For dessert, Venable really took a chance, creating green tomato sorbet with basil short bread and balsamic caramel tomatoes. The presentation of the dish itself was beautiful. Small round pieces of short bread were topped with a couple of oval-shaped scoops of very light green sorbet — which tasted just like green tomatoes — and dark round tomatoes soaked in caramel. Combined into a single bite, all the components made for an excellent dish, and it was definitely sweet enough to be categorized as a dessert.
Those who don't want to splurge on the tasting menu have other options. There's a three-course "Dining at Dusk" menu for $49 from 6-7 p.m. from Tuesday to Thursday and from 5:30-6:30 p.m. on Friday and Saturday.
On our second visit, we explored the other part of the menu. This time, we sat in the lounge, which you walk through to get to the dining room. This room still has the plush furniture and dark wood, but there's a variety of standard two-top tables, coffee tables, and booths. It feels more like a place where you'd have high tea.
Everything that you can order in the dining room is served in the lounge, with the addition of a small sushi menu. We started with three pieces of sashimi ($6) and beef carpaccio ($13) with a long, skinny log of creamy herbed goat cheese, arugula, small pieces of crostini, and orange wedges. Both were spectacular.
With our appetizers we sipped on some crafty cocktails. I had the excellent Sweetgrass Sour ($14), consisting of Woodford Reserve, local honey, housemade pineapple vinegar, and fresh rosemary in a highball glass.
From the entrées, I ordered a 6 oz. petite strip loin ($31) with a side of Benton's bacon tots ($9), and my date ordered sushi. The blue roll contained spicy crab, cream cheese, pickled jalapeños, and blue cheese and was wrapped in blue-colored rice then topped with slices of peach. It's a creative roll, but I only recommend it to those who love blue cheese, as it overpowers the rest of the roll.
After enjoying that exceptional steak on my first visit, my expectations were high for the strip loin cooked using more traditional methods of grilling and broiling. I ordered it medium-rare, but I cut into a barely pink center. The server apologized and took it back to the kitchen while I ate my tots. Eight minutes later a new hunk of beef was in front of me, cooked to a perfect medium-rare.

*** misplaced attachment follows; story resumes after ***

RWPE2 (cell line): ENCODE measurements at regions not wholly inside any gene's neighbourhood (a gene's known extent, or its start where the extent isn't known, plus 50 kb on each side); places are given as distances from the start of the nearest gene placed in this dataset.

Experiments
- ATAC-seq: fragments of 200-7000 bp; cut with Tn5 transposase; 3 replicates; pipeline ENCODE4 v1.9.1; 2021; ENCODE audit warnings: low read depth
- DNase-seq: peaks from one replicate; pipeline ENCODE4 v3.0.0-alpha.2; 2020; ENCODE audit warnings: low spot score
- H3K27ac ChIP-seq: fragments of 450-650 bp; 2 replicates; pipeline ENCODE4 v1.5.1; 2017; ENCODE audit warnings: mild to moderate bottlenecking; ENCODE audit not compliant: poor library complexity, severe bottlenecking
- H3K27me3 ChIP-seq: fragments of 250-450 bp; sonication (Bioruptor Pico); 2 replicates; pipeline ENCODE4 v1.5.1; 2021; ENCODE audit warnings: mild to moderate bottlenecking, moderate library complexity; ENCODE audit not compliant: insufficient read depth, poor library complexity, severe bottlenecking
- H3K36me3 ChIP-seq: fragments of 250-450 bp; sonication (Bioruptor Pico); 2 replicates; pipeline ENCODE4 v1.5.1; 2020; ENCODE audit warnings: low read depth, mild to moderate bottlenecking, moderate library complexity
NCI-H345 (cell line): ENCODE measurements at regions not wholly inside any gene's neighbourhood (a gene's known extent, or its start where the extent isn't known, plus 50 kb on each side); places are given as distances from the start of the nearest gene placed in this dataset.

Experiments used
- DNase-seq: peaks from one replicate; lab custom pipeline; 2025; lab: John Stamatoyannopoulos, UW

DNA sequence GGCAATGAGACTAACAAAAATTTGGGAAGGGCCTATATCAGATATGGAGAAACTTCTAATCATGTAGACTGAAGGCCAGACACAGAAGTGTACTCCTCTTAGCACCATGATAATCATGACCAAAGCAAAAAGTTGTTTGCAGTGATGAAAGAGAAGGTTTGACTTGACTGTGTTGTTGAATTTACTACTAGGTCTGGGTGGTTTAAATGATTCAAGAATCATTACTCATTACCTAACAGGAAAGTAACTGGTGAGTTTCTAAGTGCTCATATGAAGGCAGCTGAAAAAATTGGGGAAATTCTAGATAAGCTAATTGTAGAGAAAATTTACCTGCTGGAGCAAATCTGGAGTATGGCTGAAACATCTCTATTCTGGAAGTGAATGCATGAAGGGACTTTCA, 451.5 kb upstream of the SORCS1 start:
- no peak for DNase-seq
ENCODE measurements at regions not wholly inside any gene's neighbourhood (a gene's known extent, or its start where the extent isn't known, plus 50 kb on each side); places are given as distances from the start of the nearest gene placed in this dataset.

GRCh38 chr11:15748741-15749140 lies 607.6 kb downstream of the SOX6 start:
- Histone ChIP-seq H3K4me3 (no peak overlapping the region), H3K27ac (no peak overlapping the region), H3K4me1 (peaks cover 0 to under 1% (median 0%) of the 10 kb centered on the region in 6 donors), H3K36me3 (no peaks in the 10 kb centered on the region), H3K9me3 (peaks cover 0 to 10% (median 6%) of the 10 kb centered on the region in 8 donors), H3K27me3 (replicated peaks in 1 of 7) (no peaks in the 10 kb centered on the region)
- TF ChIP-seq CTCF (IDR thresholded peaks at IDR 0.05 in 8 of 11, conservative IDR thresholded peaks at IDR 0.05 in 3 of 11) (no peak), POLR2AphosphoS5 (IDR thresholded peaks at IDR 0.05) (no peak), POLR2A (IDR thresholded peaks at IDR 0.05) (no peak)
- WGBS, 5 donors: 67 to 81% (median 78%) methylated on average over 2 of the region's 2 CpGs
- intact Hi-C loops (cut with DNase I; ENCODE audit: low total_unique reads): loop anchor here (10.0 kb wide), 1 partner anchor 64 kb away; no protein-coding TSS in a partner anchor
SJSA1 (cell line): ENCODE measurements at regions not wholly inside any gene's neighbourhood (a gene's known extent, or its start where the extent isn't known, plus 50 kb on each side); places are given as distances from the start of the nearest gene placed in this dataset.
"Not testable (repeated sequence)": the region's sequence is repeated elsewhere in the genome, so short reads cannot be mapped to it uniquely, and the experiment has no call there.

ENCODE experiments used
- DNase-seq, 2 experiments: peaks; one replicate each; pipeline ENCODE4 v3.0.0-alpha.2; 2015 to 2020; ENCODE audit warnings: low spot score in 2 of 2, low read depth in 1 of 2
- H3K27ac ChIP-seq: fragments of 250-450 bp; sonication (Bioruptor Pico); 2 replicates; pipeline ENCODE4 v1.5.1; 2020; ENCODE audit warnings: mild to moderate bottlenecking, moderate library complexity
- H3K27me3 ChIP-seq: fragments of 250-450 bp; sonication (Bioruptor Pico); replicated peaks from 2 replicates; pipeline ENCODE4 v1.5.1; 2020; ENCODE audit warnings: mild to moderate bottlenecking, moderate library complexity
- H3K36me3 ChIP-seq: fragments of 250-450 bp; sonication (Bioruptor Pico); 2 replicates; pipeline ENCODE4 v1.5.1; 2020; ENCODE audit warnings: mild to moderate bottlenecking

We ended the night with the Strawberry Napoleon: strawberry white chocolate mousse stacked between thin, crispy pastry, strawberry jam, lavender crème fraîche sherbet, and fresh strawberries. I was full, but could not resist. It was fresh, light, and delicious.
Though the food was exceptional in both the dining room and lounge, both experiences were quite different. There were more servers available in the dining room, so we received much more attention. In the lounge, we had to ask for bread, whereas in the dining room the bread was served right when we ordered our drinks. In the dining room we were presented with an amuse bouche, but that was not part of our lounge experience, even though a nearby table was enjoying one.
Medium-well steak aside, my experiences at the Ocean Room have been quite enjoyable. I'm happy to see that Venable is settling in nicely. The dishes he prepared for the tasting menu were nothing short of amazing. The meal comes with a hefty price tag, but the overall experience is one that is hard to top. Would I accept a meal at the Ocean Room as the last meal before I die? Yes, but I'd make sure to do it right. Dress up, enjoy the drive, watch the sunset, get a table in the dining room, and go all out. It's an experience to savor.